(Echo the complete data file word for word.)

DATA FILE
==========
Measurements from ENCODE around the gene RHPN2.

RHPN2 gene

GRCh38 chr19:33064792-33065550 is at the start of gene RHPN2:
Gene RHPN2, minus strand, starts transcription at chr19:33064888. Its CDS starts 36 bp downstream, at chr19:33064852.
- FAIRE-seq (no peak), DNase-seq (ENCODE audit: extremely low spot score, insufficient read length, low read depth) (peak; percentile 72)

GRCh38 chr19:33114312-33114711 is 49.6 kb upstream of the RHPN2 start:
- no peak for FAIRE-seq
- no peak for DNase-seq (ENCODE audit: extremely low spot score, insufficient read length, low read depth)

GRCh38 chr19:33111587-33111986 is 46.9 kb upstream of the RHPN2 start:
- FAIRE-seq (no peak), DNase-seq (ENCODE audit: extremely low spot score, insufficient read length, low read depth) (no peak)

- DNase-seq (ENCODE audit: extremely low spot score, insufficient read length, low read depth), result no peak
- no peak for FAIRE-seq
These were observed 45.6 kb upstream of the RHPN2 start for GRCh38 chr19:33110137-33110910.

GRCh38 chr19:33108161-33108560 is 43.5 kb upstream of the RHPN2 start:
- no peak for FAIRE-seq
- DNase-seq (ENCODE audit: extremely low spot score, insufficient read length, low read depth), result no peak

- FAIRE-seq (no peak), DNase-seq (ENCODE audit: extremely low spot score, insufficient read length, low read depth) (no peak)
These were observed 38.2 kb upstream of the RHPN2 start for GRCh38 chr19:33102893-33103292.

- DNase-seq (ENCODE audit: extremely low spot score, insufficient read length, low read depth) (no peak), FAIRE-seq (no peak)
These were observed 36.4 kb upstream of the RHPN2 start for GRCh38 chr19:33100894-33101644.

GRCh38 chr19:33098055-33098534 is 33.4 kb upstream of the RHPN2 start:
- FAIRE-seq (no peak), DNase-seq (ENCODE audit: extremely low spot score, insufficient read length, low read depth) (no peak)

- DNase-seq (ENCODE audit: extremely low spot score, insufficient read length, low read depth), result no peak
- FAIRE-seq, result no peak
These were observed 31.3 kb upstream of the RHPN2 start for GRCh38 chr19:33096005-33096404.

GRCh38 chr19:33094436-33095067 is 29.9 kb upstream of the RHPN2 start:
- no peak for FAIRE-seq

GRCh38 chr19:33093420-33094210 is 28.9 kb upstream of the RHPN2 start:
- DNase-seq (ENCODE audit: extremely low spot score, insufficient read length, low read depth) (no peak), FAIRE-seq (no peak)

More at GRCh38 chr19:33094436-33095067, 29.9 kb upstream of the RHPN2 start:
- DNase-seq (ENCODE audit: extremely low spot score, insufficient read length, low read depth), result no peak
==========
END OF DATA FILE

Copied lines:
Measurements from ENCODE around the gene RHPN2.

RHPN2 gene

GRCh38 chr19:33064792-33065550 is at the start of gene RHPN2:
Gene RHPN2, minus strand, starts transcription at chr19:33064888. Its CDS starts 36 bp downstream, at chr19:33064852.
- FAIRE-seq (no peak), DNase-seq (ENCODE audit: extremely low spot score, insufficient read length, low read depth) (peak; percentile 72)

GRCh38 chr19:33114312-33114711 is 49.6 kb upstream of the RHPN2 start:
- no peak for FAIRE-seq
- no peak for DNase-seq (ENCODE audit: extremely low spot score, insufficient read length, low read depth)

GRCh38 chr19:33111587-33111986 is 46.9 kb upstream of the RHPN2 start:
- FAIRE-seq (no peak), DNase-seq (ENCODE audit: extremely low spot score, insufficient read length, low read depth) (no peak)

- DNase-seq (ENCODE audit: extremely low spot score, insufficient read length, low read depth), result no peak
- no peak for FAIRE-seq
These were observed 45.6 kb upstream of the RHPN2 start for GRCh38 chr19:33110137-33110910.

GRCh38 chr19:33108161-33108560 is 43.5 kb upstream of the RHPN2 start:
- no peak for FAIRE-seq
- DNase-seq (ENCODE audit: extremely low spot score, insufficient read length, low read depth), result no peak

- FAIRE-seq (no peak), DNase-seq (ENCODE audit: extremely low spot score, insufficient read length, low read depth) (no peak)
These were observed 38.2 kb upstream of the RHPN2 start for GRCh38 chr19:33102893-33103292.

- DNase-seq (ENCODE audit: extremely low spot score, insufficient read length, low read depth) (no peak), FAIRE-seq (no peak)
These were observed 36.4 kb upstream of the RHPN2 start for GRCh38 chr19:33100894-33101644.

GRCh38 chr19:33098055-33098534 is 33.4 kb upstream of the RHPN2 start:
- FAIRE-seq (no peak), DNase-seq (ENCODE audit: extremely low spot score, insufficient read length, low read depth) (no peak)

- DNase-seq (ENCODE audit: extremely low spot score, insufficient read length, low read depth), result no peak
- FAIRE-seq, result no peak
These were observed 31.3 kb upstream of the RHPN2 start for GRCh38 chr19:33096005-33096404.

GRCh38 chr19:33094436-33095067 is 29.9 kb upstream of the RHPN2 start:
- no peak for FAIRE-seq

GRCh38 chr19:33093420-33094210 is 28.9 kb upstream of the RHPN2 start:
- DNase-seq (ENCODE audit: extremely low spot score, insufficient read length, low read depth) (no peak), FAIRE-seq (no peak)

More at GRCh38 chr19:33094436-33095067, 29.9 kb upstream of the RHPN2 start:
- DNase-seq (ENCODE audit: extremely low spot score, insufficient read length, low read depth), result no peak